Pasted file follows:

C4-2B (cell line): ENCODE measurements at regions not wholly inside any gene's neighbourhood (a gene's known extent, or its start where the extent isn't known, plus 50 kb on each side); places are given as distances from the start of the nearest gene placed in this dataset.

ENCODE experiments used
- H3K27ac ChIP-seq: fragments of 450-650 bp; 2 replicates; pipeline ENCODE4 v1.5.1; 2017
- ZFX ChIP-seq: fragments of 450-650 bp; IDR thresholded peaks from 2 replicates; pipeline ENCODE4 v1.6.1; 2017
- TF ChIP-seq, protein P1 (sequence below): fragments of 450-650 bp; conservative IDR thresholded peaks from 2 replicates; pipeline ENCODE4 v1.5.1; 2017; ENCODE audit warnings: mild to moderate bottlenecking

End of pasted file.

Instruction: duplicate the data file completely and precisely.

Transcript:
C4-2B (cell line): ENCODE measurements at regions not wholly inside any gene's neighbourhood (a gene's known extent, or its start where the extent isn't known, plus 50 kb on each side); places are given as distances from the start of the nearest gene placed in this dataset.

ENCODE experiments used
- H3K27ac ChIP-seq: fragments of 450-650 bp; 2 replicates; pipeline ENCODE4 v1.5.1; 2017
- ZFX ChIP-seq: fragments of 450-650 bp; IDR thresholded peaks from 2 replicates; pipeline ENCODE4 v1.6.1; 2017
- TF ChIP-seq, protein P1 (sequence below): fragments of 450-650 bp; conservative IDR thresholded peaks from 2 replicates; pipeline ENCODE4 v1.5.1; 2017; ENCODE audit warnings: mild to moderate bottlenecking